| According to the National Center on Health
Statistics (NCHS) 2,523 infants died of SIDS in the United States in
2000. Sudden Infant Death Syndrome (SIDS) is the sudden death of an
infant under one year of age which remains unexplained after completion
of a complete autopsy, examination of the death scene and review of the
baby’s health history. If any of these three steps are not conducted, a
SIDS diagnosis should not be made. The SIDS diagnosis reflects the
clear admission by medical examiners that an infant’s death remains
One model that guides our understanding of SIDS is the triple risk
hypothesis. An infant is believed to be at the highest risk for SIDS
when three risk variables converge for him or her: 1) a physiological
defect; 2) the critical development period (SIDS risk peaks between two
and four months of age); and 3) environmental stressors such as
sleeping face down, exposure to second-hand smoke or overheating while
wrapped in heavy blankets.
Studies throughout the world have found that infants that sleep on
their backs are much less likely to die of SIDS. Although the reasons
for this are still not fully explained, the U.S launched the Back to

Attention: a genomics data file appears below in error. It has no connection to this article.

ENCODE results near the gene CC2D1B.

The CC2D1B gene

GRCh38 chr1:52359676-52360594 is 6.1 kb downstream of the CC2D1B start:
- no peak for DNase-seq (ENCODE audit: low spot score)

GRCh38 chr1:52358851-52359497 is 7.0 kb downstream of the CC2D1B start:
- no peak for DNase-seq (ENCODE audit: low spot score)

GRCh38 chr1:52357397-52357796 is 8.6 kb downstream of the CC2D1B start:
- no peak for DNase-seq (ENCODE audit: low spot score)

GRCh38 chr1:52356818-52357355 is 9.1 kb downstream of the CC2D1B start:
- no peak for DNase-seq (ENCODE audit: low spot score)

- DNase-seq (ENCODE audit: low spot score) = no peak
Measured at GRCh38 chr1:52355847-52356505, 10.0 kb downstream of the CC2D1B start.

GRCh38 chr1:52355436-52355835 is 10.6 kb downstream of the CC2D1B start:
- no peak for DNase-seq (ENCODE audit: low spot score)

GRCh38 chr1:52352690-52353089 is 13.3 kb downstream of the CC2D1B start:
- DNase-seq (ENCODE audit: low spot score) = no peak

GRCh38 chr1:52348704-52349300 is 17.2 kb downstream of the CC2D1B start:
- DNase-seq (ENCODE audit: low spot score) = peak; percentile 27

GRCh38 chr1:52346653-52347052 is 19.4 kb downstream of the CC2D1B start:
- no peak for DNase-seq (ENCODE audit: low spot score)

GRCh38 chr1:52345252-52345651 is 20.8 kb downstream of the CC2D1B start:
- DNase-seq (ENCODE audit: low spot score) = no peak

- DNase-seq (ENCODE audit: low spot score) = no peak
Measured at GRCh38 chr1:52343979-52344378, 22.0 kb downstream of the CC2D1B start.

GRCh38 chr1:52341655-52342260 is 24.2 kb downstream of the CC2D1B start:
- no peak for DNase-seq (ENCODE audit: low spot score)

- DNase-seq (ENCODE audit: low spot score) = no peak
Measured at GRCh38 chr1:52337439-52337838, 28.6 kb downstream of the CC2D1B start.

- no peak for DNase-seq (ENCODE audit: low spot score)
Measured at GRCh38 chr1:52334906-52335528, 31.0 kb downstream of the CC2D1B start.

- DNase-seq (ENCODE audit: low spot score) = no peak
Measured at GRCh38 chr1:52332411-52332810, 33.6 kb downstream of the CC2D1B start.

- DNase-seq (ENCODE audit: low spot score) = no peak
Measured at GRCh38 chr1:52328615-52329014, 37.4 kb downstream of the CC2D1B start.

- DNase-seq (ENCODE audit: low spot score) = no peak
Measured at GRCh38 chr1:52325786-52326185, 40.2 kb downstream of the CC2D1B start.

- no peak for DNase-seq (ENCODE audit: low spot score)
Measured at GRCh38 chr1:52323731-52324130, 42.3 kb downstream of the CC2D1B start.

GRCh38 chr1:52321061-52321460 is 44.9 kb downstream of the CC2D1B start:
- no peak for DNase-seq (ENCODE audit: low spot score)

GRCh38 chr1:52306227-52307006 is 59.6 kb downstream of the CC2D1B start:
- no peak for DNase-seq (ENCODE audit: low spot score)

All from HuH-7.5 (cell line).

Sleep education campaign in 1994. Since then, the rate of SIDS deaths
has been reduced by more than half. Between 1983 and 1992, more than
5,000 babies died each year due to SIDS in the U.S. By 1999, this
number had dropped to 2,648.
Despite major improvements, SIDS remains the leading cause of death for
infants between one month and one year of age. Racial and ethnic
disparities are still evident in SIDS rates nationwide. Blacks and
American Indians still have rates two to three times higher than the
national average. Many believe one major reason for this is that the
Back to Sleep message is not effectively reaching these populations of
parents and caregivers.
- Infants sleeping on their stomachs.
- Soft infant sleep surfaces and loose bedding.
- Maternal smoking during pregnancy.
- Second-hand smoke exposure.
- Prematurity and/or low birth weight.
- Infants that share a bed with others.
- Place and position where child was sleeping or
- Type of bedding, blankets and other objects
- Faulty design of cribs or beds.
- Number of and ages of persons sleeping with
- Obesity, fatigue, or drug or alcohol use by
persons supervising or sleeping with child.
- Quality of supervision at time of death.
- Family’s ability to provide safe sleep or play
environment for child.
for Case Review
- Autopsy reports
- Scene investigation reports and photos
- Prenatal, birth and health records
- Interviews with family members
- Day Care Licensing investigative reports
- EMS run reports
- Emergency Department reports
- Prior CPS history on child, caregivers and
person supervising child at time of death
- Criminal background checks on person
supervising the child at time of death
- Reports of home visits from public health or
- Any information on prior deaths of children in